This lesson sequence guides students to learn about the geography and the unique characteristics of the Arctic, including vegetation, and people who live there. Students use Google Earth to explore the Arctic and learn about meteorological observations in the Arctic, including collecting their own data in hands-on experiments. This is the first part of a three-part curriculum about Arctic climate.

This series of activities is designed to introduce students to the role of sediments and sedimentary rocks in the global carbon cycle. Students learn how stable carbon isotopes can be used to reconstruct ancient sedimentary environments. Students will make some simple calculations, formulate hypotheses, and think about the implications of their results. The activity includes an optional demonstration of the density separation of a sediment sample into a light, organic fraction and a heavier, mineral fraction.

This is an interactive visualization of the Carbon Cycle, through short-term and long-term processes.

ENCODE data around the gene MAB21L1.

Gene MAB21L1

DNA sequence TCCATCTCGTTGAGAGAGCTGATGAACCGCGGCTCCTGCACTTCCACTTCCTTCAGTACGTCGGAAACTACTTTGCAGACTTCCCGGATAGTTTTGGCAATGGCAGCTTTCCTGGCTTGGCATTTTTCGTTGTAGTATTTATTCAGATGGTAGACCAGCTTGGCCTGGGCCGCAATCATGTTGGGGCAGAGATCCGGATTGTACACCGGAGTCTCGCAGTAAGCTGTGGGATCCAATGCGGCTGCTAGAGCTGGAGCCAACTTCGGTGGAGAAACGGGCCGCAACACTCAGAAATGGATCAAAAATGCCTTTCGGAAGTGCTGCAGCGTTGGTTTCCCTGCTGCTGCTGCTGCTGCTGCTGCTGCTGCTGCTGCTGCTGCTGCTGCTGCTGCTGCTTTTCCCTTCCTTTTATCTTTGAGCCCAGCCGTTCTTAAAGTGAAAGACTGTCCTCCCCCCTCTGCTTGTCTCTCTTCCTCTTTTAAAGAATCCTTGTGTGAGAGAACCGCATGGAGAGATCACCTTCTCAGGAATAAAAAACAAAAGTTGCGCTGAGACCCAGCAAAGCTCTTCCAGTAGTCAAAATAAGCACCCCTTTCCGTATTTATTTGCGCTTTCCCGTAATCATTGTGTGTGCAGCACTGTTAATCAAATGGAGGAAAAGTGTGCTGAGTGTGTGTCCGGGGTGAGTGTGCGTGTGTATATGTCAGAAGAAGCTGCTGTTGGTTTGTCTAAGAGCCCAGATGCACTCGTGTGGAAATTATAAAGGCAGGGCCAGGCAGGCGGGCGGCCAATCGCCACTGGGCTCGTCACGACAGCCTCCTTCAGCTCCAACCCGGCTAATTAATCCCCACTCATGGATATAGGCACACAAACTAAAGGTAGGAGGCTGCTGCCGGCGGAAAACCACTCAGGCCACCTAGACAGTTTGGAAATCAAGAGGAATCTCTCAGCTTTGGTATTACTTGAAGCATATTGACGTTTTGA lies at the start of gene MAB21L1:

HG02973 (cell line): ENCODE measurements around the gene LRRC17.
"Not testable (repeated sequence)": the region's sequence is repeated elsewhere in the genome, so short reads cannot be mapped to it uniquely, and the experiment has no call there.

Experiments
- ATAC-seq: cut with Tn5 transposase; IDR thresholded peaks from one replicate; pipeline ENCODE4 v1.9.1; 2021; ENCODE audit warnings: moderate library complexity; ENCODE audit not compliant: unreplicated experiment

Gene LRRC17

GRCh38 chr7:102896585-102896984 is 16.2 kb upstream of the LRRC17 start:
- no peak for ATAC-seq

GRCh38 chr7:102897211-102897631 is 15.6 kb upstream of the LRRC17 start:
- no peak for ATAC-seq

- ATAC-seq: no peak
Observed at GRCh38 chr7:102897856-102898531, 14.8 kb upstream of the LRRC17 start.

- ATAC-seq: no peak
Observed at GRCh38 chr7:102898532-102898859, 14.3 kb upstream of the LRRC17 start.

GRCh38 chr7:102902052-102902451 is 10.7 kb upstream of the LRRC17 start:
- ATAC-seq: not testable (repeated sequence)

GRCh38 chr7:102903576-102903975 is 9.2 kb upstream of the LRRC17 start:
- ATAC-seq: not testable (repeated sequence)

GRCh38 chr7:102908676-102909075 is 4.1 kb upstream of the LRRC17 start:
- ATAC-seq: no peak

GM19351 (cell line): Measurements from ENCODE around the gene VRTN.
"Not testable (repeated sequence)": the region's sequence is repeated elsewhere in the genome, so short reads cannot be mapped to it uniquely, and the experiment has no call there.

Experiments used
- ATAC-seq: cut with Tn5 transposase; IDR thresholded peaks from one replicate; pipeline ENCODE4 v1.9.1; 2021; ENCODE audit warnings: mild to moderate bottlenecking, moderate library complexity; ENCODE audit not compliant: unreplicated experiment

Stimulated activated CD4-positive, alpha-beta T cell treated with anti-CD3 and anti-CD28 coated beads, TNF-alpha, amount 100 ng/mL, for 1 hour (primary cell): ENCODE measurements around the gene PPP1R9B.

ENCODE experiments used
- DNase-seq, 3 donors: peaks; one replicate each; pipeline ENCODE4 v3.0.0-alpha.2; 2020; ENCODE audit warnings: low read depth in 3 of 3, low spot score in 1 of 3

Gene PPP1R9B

In this video from the Polaris Project Website, American and Siberian university students describe their research on permafrost.

This activity describes the flow of carbon in the environment and focuses on how much carbon is stored in trees. It goes on to have students analyze data and make calculations about the amount of carbon stored in a set of trees at three sites in a wooded area that were to be cut down to build a college dormitory.

This video highlights a team of scientists who work on reconstructing the mass extinction that occurred 250 million years ago, the end of the Permian Period. This event wiped out the majority of life on our planet, resetting the evolution of life. Clues suggest that deadly bacteria might have set off a chemical chain reaction that poisoned the Permian seas and atmosphere.

In this 3-part lab activity, students investigate how carbon moves through the global carbon cycle and study the effects of specific feedback loops on the carbon cycle.

This visualization illustrates the carbon cycle throughout the oceanic zones, beginning at the surface and traveling to the deep. The concept map-like connections encourage students to link the abiotic and biotic interactions within the oceanic food web.

This interactive shows the extent of the killing of lodgepole pine trees in western Canada. The spread of pine beetle throughout British Columbia has devastated the lodgepole pine forests there. This animation shows the spread of the beetle and the increasing numbers of trees affected from 1999-2008 and predicts the spread up until 2015.

This static visualization shows that the global carbon cycle is determined by the interactions of climate, the environment, and Earth's living systems at many levels, from molecular to global.